As an artist, you want music journalists to listen to your music, to give you a chance, to hear you out (quite literally), and to perhaps spend some column inches, be it digitally or in print, writing about it. Usually, you hire a publicist to help you achieve that end result.
But if you can't afford a PR rep and are relying on your own devices to get music into the hands of a journalist, you need to get a lot more creative than sending an email and saying, "Check out this SoundCloud link" or, "Watch this YouTube clip." Zzzz. That's pitch Ambien. It'll put the receiver of that email to sleep, provided that he or she even opens the email in the first place.
You need to execute some forward-thinking tactics and strategies to stand out among the noise. Try these four better, more creative, and easier ways to get a music writer to listen to your tunes.
1. Get cute
Insert a cute graphic into an email. If you have some Photoshop skills, grab a photo of a writer from his or her Twitter, social media, or next to his or her byline and add a caption or something that says, "Here's Amy Sciarretto rocking out to our song and being glad she read this email." That's cute, fun, and endearing.
That's just an out-there example, but you're an artist. You're creative by nature and trade. Come up with something fun and serviceable.
2. Do the work for them
Information is key. It needn't be a manifesto, but having too little or no information isn't going to get you anywhere. Include hyperlinks to keep the copy clean. Add a photo, but make sure it's resized so it's not 14 MB and going to crash their inbox. Include a three-sentence bio on who you are. The less googling the writer has to do, the better.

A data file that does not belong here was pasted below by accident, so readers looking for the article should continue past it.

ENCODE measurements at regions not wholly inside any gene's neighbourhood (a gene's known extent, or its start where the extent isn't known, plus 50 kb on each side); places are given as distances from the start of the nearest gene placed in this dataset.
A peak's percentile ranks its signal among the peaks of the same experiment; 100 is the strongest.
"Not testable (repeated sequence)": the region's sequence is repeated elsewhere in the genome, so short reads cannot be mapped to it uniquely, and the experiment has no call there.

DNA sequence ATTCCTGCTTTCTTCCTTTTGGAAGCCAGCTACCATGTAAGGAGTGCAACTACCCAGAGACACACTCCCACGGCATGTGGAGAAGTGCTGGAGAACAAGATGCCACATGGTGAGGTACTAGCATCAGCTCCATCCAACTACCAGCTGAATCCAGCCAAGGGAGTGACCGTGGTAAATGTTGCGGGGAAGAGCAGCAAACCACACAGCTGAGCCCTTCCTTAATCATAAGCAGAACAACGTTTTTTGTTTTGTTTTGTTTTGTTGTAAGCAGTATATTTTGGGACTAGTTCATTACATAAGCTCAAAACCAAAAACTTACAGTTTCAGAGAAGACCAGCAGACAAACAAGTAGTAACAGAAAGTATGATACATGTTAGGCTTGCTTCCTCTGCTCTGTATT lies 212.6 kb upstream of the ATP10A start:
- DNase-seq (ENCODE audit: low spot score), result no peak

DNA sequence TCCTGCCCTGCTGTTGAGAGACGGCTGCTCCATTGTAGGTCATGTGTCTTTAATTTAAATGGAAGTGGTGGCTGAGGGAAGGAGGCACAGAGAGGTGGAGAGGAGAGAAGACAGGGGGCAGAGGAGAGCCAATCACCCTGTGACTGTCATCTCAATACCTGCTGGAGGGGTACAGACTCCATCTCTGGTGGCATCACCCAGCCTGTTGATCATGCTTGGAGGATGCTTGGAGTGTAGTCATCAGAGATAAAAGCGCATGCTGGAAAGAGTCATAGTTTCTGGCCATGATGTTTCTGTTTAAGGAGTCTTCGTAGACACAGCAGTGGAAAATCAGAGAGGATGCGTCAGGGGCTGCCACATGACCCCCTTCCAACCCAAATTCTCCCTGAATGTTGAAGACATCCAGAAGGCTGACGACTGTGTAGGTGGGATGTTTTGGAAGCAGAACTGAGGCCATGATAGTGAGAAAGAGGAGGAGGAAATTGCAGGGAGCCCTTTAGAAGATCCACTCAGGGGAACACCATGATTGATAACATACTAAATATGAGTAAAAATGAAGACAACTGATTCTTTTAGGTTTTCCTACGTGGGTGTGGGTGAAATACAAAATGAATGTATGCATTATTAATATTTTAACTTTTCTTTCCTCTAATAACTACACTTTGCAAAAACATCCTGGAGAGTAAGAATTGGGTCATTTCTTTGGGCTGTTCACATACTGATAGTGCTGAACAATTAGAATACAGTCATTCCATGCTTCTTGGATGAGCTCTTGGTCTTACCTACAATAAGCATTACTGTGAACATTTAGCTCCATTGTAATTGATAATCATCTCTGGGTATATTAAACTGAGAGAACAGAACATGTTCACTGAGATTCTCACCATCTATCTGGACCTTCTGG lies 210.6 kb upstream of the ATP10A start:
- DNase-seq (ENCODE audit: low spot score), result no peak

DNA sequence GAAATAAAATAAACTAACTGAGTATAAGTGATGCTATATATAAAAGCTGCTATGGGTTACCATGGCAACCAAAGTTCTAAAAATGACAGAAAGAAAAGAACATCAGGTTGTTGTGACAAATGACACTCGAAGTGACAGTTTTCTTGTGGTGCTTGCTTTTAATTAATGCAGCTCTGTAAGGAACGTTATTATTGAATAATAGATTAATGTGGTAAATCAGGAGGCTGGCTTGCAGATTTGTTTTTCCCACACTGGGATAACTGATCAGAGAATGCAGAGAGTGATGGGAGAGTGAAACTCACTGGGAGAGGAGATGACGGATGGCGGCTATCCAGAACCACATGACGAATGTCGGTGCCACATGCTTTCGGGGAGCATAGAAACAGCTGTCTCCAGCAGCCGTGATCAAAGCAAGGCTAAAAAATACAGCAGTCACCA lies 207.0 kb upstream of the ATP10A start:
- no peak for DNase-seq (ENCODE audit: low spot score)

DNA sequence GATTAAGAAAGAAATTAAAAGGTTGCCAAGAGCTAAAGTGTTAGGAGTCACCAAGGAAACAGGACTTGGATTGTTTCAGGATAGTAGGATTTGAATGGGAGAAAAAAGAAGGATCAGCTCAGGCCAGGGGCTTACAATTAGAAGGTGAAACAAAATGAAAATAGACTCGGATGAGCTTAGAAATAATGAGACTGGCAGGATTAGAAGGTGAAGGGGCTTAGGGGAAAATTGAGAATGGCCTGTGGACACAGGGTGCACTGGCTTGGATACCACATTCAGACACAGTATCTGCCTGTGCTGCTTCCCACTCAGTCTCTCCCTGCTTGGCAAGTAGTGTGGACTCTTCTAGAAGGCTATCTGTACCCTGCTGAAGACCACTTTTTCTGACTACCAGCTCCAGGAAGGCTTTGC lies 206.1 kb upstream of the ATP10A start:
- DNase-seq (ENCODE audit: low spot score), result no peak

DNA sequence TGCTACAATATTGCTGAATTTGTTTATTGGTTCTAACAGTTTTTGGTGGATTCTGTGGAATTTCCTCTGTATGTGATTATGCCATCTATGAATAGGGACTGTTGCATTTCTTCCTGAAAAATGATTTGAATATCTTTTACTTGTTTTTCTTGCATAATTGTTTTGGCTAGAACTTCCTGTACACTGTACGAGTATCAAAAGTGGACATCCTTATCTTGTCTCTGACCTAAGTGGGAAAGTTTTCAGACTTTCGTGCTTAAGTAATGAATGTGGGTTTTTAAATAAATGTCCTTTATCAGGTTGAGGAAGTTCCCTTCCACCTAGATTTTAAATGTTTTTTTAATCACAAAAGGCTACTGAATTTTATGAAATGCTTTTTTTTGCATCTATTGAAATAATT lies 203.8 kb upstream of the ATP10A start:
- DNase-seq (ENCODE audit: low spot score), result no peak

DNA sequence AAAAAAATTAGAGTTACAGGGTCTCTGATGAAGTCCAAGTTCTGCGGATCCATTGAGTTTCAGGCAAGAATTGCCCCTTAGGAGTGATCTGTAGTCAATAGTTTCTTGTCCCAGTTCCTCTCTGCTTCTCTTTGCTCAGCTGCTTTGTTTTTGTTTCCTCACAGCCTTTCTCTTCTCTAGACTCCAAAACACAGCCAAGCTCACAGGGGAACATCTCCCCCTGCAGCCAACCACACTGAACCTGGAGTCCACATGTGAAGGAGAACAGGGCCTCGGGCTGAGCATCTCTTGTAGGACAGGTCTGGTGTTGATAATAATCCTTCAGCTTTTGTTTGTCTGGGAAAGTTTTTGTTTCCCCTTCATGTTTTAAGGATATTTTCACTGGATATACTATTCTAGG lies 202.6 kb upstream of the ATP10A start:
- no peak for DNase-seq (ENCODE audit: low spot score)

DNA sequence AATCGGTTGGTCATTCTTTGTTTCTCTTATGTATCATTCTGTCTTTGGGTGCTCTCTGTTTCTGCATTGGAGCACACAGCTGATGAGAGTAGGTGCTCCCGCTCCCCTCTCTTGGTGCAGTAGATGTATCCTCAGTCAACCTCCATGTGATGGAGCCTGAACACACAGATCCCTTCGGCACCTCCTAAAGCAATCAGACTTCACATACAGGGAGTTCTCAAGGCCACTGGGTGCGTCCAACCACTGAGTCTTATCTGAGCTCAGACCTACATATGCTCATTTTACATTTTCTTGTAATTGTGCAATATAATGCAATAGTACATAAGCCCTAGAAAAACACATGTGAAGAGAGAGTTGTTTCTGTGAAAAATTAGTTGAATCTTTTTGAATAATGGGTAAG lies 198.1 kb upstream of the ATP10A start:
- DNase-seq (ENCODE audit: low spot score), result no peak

3. Get personal
In the digital age, anyone can make an iPhone video or film something and upload it to YouTube. So, why not make a 30-second, personal, and impassioned plea to the writer to listen to your music that you're enclosing? Or add the music to the clip.
You could say something like, "Hi Amy, I know you're busy, but once you listen to this song, you're going to be glad I found my way into your inbox." A clip of you speaking directly to the writer is powerful – it assaults all senses. It appeals to emotion. It could work in your favor.
4. Get physical
If you want to put something in the hands of writers, something tactile that they can touch and feel and remember more than an email, send a cheap tchotchke like a bag of nuts and say, "You're nuts if you don't listen to our music." Something handwritten is super personal in the digital age.
Learn more about getting press for your music:
- A Music Publicist's Actual Checklist for Pitching Press
- 3 Easy, Creative Ways to Get a Publication's Attention
- 5 of the Worst Ways to Describe Your Band if You're Trying to Get Press
- Steal These Strategies That Top PR Firms Use to Get Press for Your Band
- Top 3 Things Every Band Thinks Impress Music Journalists, But Actually Don't
Amy Sciarretto has 20 years of print and online bylines, from Kerrang to Spin.com to Revolver to Bustle, covering music, beauty, and fashion. After 12 years doing radio and publicity at Roadrunner Records, she now fronts Atom Splitter PR, her own boutique PR firm, which has over 30 clients. She also is active in animal charity and rescue.